Ok, so straight off the bat I’ll fess up that I’m a covers junky. I have a real thing for finding interesting reworkings of songs and I had already loved Kylie’s Live Lounge session so I was probably more up for this than most to start with.
There is a long tradition of artists stripping down and re-inventing their hits, most notably during the height of MTV Unplugged in the mid 90s. In recent years there have been a lot of (often ‘ironic’) reworkings of pop songs by more ‘credible’ artists. Sometimes this delivers something wonderful, sometimes something that makes you want to slap the artist for thinking they are so much bigger and cleverer than pop.
When a pop artist decides to do this to their own songs the desire can often come from a surprisingly similar place – to imbue it with something new, something different or to try and prove that it is ‘real’ music after all. Much as I love her Gaga’s recent Thanksgiving EP is a perfect example of the kind of po-faced schmaltz that often consumes stripped-down pop. (Although she has done similar things much better elsewhere – so I’ll give her a free pass on that one.)
So which is this? Well, thankfully it’s more of the former than the latter. Had she attempted this during her indie-Kylie period it would almost certainly have been an exercise in cred-flexing. Thankfully at this stage of her career she is far more comfortable in her own skin and approaches the project with just the right mix of humor and melancholia.
She’s had her fair share of chart bangers and OTT pop moments but I’ve long suspected that it’s the breathy mid tempo roboto-porn songs that have formed the backbone of her appeal. Kylie can sing almost anything and make it sound at once salacious and oddly refined. For a singer who’s voice has never really been considered her strong point it seems the closer and more intimate it gets the more enjoyable it becomes. And in that sense this album is a sidestep rather than a volte-face. The overall feel of the arrangement is stripped down in the sense that it’s not electronic but it’s certainly not girl-and-an-acoustic-guitar noodling and teeters on the edge of big-band but, Locomotion aside, remaining more reigned in and less ‘retro’ than that.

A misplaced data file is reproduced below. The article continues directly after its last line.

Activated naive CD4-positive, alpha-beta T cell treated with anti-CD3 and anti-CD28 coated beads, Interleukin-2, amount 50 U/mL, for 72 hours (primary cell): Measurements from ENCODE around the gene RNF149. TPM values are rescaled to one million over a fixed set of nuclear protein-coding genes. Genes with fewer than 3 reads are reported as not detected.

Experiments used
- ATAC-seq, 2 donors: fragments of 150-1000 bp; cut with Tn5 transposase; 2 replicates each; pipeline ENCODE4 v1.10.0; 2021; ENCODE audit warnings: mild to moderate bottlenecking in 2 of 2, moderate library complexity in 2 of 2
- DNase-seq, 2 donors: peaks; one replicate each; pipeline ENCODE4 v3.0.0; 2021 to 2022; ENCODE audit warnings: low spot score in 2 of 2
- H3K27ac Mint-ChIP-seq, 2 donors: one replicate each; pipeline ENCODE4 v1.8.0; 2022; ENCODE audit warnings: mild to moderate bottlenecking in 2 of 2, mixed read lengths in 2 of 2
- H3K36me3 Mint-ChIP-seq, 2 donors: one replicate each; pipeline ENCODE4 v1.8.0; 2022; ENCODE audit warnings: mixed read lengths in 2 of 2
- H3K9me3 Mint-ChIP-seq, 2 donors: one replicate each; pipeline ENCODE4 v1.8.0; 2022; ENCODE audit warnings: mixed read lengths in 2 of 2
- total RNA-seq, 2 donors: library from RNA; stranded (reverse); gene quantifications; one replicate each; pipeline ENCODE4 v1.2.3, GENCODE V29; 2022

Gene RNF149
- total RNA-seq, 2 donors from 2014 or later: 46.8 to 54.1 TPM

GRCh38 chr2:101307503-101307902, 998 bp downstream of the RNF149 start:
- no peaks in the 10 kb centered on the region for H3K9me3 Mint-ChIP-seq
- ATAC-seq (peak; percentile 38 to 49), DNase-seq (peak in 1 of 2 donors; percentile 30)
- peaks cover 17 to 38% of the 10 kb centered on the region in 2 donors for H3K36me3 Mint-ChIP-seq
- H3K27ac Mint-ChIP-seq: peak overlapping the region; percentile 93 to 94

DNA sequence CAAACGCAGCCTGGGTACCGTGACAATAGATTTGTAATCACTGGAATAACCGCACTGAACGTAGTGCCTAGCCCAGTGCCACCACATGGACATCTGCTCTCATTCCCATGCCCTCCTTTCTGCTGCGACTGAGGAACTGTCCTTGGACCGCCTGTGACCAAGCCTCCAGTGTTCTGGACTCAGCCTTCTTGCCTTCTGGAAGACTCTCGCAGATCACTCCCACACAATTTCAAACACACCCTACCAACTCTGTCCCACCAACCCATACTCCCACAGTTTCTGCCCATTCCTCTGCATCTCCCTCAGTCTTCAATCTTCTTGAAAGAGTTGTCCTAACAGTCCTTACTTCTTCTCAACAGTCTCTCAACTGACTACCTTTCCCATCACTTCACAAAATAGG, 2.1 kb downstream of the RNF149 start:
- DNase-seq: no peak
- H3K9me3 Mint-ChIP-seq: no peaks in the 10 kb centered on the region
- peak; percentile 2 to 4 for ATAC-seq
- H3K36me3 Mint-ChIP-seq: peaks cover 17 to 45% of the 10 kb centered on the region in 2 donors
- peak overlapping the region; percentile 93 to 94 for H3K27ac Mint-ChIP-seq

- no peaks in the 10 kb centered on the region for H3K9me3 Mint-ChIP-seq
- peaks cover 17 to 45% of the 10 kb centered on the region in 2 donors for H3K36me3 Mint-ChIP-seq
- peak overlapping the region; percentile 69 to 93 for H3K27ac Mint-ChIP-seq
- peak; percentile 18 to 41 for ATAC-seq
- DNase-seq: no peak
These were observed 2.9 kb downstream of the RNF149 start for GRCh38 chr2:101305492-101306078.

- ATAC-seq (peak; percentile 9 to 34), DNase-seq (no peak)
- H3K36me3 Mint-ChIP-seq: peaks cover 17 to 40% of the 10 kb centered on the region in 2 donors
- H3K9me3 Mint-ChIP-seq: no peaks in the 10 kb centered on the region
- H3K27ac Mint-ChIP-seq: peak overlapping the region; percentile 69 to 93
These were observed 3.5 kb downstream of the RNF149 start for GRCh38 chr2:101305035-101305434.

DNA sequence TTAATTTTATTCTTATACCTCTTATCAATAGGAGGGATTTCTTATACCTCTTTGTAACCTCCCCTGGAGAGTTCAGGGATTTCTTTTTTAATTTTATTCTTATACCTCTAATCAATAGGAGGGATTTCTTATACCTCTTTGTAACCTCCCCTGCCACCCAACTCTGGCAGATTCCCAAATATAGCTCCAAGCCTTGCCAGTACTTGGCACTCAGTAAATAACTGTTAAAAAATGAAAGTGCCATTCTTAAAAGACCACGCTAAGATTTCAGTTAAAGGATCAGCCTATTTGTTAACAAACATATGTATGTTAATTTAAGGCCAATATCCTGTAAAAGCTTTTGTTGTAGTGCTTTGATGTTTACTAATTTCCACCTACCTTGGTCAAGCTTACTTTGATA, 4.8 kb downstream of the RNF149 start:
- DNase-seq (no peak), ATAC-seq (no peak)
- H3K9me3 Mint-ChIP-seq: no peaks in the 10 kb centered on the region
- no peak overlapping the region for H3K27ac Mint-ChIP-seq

The standout tracks on the album for me are Finer Feelings, Confide In Me and Can’t Get You Out Of My Head – the latter two becoming so obsessionally seductive in tone that they start to sound, frankly, quite threatening.
Other highlights include On A Night Like This, All The Lovers (a 24 carat classic through and through), I Believe In You, Wow, Better The Devil You Know and I Should Be So Lucky. It’s also nice to hear Locomotion after becoming progressively dirtier and dirtier over the years re-instated to something more joyfully like, if not the original Little Eva version, then certainly Little Eva meets PWL.
It perhaps could have done without a couple of tracks here and there and, beautiful as it is, the new(ish) song Flower does feel a little out of place but all in all it’s a lush, mellow and slightly saucy affair with some beautiful instrumentation and backing vocals that help give it warmth and depth.
Clearly this album has a fairly specific demographic as you will have to enjoy both Kylie and these kind of easy listening/MOR arrangements – but it hit the sweet spot for me.
All words by Susan Sloan.